in which, in conjunction with the preceding object, a systolic velocity-indicative signal obtained by insonification of a patient's aorta is subjected to a fast Fourier transform analysis to convert it from the time domain to the frequency domain, in which the resulting frequency-based signal components are converted to velocity signals, in which the peak velocity signal is integrated and multiplied by the cross-sectional area of the patient's ascending aorta to yield stroke volume, in which stroke volumes are summed over a selected number of heartbeats, and in which the resulting number is divided by the time spanning the selected number of heartbeats to yield cardiac output;

in which the systolic velocity of the blood flowing through a patient's descending aorta is utilized in monitoring his cardiac output and in which an ultrasonic esophageal probe is employed to measure that parameter;

in which, in conjunction with the last object but one, provision is made for scaling the velocity-indicative signal up to the systolic velocity of the blood flowing through the patient's ascending aorta;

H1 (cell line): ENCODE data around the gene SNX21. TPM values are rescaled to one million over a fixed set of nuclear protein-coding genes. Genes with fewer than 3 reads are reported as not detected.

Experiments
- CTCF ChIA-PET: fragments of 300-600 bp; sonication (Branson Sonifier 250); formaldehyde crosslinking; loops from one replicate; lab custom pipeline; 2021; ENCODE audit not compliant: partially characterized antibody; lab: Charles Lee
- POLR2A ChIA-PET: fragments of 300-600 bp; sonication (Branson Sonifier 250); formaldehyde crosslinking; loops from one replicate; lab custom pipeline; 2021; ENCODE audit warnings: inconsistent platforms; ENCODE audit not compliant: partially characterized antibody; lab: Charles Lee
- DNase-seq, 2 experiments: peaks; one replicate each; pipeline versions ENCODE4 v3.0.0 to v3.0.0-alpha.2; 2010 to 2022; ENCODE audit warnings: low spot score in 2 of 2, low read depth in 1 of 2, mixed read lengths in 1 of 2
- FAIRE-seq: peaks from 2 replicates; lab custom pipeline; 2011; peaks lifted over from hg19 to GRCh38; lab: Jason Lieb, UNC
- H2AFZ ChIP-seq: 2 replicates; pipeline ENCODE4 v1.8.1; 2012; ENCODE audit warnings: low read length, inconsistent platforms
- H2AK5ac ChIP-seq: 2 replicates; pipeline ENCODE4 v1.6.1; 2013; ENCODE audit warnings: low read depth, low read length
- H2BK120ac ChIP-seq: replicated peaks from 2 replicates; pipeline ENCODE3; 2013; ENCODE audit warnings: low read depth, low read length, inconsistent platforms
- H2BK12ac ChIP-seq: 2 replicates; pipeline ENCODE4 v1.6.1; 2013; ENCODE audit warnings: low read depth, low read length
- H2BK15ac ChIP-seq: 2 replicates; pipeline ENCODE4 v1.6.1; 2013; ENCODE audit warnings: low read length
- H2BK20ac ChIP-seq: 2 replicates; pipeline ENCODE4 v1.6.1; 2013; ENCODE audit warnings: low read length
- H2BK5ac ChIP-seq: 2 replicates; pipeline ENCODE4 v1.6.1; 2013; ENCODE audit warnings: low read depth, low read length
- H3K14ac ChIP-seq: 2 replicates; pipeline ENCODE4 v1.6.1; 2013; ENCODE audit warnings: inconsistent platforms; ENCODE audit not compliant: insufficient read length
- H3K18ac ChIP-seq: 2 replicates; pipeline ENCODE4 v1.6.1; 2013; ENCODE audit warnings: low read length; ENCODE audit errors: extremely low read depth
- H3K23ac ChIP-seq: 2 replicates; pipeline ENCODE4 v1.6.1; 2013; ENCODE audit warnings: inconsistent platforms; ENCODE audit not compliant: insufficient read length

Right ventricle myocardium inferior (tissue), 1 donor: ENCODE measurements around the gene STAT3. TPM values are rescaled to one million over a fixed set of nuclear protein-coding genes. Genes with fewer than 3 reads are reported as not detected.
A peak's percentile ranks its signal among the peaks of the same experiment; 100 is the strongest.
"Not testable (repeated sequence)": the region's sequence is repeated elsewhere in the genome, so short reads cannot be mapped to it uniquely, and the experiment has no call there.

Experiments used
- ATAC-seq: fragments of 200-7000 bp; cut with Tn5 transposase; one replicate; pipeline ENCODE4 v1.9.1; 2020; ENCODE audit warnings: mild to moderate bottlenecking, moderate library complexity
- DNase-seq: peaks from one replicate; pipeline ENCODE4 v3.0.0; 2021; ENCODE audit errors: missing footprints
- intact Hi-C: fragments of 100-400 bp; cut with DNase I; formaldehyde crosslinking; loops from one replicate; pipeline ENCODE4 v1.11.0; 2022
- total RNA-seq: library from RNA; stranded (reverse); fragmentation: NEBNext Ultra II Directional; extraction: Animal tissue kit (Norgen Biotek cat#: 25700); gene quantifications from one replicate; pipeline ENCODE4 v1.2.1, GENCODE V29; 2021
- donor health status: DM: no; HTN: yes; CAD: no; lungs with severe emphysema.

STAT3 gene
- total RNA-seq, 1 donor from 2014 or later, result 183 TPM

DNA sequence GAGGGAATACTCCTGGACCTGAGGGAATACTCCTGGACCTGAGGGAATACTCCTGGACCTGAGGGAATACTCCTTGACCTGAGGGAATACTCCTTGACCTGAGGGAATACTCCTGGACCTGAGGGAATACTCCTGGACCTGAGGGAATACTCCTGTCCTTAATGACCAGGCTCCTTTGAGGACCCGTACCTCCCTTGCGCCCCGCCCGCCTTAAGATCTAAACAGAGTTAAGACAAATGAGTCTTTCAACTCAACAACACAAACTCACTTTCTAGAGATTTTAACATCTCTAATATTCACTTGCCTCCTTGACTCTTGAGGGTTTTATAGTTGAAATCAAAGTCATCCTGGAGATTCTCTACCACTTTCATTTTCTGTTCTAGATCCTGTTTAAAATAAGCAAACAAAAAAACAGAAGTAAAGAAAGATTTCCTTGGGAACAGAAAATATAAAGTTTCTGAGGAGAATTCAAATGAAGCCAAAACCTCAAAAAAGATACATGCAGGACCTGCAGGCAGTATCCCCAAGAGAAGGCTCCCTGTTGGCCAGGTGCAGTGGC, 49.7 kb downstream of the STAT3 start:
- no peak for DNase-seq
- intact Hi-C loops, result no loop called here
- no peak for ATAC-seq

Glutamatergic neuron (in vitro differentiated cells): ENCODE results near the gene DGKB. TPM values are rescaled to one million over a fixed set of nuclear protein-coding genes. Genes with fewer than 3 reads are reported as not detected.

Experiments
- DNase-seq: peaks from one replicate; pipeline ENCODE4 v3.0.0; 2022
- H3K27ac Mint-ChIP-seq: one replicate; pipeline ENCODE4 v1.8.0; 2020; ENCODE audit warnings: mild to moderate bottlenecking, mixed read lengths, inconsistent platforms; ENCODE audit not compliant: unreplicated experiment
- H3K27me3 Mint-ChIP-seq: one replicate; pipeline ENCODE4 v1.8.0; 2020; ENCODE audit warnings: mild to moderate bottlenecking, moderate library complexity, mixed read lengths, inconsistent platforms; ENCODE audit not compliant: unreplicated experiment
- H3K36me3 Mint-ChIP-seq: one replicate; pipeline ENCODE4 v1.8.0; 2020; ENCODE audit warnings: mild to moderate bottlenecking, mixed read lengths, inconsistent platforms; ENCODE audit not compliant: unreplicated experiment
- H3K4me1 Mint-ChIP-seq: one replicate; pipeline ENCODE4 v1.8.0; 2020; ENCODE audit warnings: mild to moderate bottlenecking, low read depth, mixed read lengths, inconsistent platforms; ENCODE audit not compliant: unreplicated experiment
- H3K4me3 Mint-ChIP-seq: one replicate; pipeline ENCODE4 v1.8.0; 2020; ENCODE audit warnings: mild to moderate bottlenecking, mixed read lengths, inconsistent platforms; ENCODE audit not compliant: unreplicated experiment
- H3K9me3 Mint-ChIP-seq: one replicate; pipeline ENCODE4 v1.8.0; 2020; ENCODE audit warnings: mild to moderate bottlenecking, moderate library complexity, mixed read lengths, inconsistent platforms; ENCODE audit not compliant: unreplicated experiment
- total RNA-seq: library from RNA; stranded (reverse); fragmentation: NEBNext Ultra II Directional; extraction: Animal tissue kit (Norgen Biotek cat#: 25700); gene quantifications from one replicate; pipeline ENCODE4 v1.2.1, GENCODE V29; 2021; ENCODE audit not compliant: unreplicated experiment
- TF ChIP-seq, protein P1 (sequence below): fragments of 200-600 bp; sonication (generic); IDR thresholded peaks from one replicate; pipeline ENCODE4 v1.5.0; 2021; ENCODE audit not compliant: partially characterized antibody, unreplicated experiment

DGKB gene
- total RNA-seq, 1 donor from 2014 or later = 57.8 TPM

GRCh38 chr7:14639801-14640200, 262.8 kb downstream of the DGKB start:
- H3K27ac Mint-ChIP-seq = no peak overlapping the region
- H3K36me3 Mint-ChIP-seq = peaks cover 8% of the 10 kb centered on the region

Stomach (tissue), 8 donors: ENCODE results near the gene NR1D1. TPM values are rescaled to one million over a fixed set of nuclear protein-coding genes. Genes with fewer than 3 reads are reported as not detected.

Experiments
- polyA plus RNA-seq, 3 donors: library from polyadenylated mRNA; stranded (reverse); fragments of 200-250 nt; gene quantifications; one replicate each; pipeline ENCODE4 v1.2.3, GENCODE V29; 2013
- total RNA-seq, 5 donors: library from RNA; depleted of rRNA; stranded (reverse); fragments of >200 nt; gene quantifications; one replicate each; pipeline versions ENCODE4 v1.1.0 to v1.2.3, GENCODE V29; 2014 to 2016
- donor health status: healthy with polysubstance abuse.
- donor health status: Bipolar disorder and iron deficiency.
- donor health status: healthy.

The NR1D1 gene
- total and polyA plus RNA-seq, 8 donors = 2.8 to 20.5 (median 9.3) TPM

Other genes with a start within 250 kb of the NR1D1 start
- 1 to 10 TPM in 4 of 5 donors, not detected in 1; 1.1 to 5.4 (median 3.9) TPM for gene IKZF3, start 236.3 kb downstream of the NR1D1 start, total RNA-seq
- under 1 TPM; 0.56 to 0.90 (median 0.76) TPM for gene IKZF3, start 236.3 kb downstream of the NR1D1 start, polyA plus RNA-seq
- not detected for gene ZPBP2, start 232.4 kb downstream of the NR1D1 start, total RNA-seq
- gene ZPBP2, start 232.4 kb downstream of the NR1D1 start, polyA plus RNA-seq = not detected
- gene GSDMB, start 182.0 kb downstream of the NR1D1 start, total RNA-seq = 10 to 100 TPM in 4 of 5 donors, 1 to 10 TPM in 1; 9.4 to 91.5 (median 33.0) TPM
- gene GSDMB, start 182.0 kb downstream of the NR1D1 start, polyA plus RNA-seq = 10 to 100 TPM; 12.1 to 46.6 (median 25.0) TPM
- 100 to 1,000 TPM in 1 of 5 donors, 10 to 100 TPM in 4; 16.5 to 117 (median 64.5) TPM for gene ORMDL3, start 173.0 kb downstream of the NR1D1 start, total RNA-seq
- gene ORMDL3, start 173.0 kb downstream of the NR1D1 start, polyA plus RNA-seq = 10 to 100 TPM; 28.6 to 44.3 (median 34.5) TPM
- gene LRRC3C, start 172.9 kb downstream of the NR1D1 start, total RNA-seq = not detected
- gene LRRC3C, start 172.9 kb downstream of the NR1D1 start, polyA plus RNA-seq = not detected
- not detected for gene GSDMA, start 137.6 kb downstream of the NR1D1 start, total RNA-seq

in which, in conjunction with the preceding object, an ultrasonic suprasternal notch probe is provided to make a onetime systolic velocity measurement of the blood flowing through the patient's ascending aorta from which an appropriate scaling factor can be computed;

which makes use of the cross-sectional area of the patient's ascending aorta in computing his cardiac output and in which that area is predictively determined by solving the algorithm:

AD=12.6+[AGE×C1 ]-[SEX×C2 ]+[HEIGHT×C3 ]+[WEIGHT×C4 ]

where:

AD is aortic diameter in inches,

AGE is the age of the patient in years,

C1 is in the range of 0.046 to 0.066,

SEX is the sex of the patient,

C2 is in the range of 0.7 to 1.3 if the patient is a female and in the range of 1.4 to 2.6 if the patient is a male,

HEIGHT is the height of the patient in inches,

C3 is in the range of 0.012 to 0.022,

WEIGHT is the weight of the patient in pounds, and

C4 is in the range of 0.09 to 0.17;

which allow patient-related information to be updated easily and as often as is deemed necessary.

Still other important objects and features and additional advantages of the invention will be apparent to the reader from the foregoing, from the appended claims, and as the ensuing detailed description and discussion proceeds in conjunction with the accompanying drawing.

BRIEF DESCRIPTION OF THE DRAWING

In the drawing:

FIG. 1 is a pictorial view of apparatus for monitoring the cardiac output of a human patient which is constructed in accord with, and embodies, the principles of our invention;